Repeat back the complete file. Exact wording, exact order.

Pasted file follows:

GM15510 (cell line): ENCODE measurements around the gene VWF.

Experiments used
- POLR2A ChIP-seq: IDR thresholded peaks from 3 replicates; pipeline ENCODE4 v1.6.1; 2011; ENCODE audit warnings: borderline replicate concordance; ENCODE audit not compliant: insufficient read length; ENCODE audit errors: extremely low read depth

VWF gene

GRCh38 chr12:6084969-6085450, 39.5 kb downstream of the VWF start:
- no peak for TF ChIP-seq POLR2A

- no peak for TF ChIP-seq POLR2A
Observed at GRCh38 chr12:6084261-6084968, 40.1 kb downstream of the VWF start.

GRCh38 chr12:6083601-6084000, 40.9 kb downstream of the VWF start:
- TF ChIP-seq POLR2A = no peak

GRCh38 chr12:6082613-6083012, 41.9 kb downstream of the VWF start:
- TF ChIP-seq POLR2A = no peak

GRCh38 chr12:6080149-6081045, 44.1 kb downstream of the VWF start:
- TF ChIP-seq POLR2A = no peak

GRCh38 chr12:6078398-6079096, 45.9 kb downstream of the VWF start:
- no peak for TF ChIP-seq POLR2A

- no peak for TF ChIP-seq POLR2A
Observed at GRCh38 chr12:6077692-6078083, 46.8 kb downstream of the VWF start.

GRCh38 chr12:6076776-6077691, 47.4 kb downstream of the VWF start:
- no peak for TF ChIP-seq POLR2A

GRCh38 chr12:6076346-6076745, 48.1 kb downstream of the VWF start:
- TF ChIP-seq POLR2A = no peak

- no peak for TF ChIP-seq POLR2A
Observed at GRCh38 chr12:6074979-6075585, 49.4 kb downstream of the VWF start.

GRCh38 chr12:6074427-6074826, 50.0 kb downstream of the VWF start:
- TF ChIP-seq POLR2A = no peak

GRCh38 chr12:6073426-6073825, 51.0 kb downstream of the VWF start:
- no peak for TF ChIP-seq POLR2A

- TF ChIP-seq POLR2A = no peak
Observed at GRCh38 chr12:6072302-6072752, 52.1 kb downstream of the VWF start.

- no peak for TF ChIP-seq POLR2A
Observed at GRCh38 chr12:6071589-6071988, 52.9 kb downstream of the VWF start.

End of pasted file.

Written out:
GM15510 (cell line): ENCODE measurements around the gene VWF.

Experiments used
- POLR2A ChIP-seq: IDR thresholded peaks from 3 replicates; pipeline ENCODE4 v1.6.1; 2011; ENCODE audit warnings: borderline replicate concordance; ENCODE audit not compliant: insufficient read length; ENCODE audit errors: extremely low read depth

VWF gene

GRCh38 chr12:6084969-6085450, 39.5 kb downstream of the VWF start:
- no peak for TF ChIP-seq POLR2A

- no peak for TF ChIP-seq POLR2A
Observed at GRCh38 chr12:6084261-6084968, 40.1 kb downstream of the VWF start.

GRCh38 chr12:6083601-6084000, 40.9 kb downstream of the VWF start:
- TF ChIP-seq POLR2A = no peak

GRCh38 chr12:6082613-6083012, 41.9 kb downstream of the VWF start:
- TF ChIP-seq POLR2A = no peak

GRCh38 chr12:6080149-6081045, 44.1 kb downstream of the VWF start:
- TF ChIP-seq POLR2A = no peak

GRCh38 chr12:6078398-6079096, 45.9 kb downstream of the VWF start:
- no peak for TF ChIP-seq POLR2A

- no peak for TF ChIP-seq POLR2A
Observed at GRCh38 chr12:6077692-6078083, 46.8 kb downstream of the VWF start.

GRCh38 chr12:6076776-6077691, 47.4 kb downstream of the VWF start:
- no peak for TF ChIP-seq POLR2A

GRCh38 chr12:6076346-6076745, 48.1 kb downstream of the VWF start:
- TF ChIP-seq POLR2A = no peak

- no peak for TF ChIP-seq POLR2A
Observed at GRCh38 chr12:6074979-6075585, 49.4 kb downstream of the VWF start.

GRCh38 chr12:6074427-6074826, 50.0 kb downstream of the VWF start:
- TF ChIP-seq POLR2A = no peak

GRCh38 chr12:6073426-6073825, 51.0 kb downstream of the VWF start:
- no peak for TF ChIP-seq POLR2A

- TF ChIP-seq POLR2A = no peak
Observed at GRCh38 chr12:6072302-6072752, 52.1 kb downstream of the VWF start.

- no peak for TF ChIP-seq POLR2A
Observed at GRCh38 chr12:6071589-6071988, 52.9 kb downstream of the VWF start.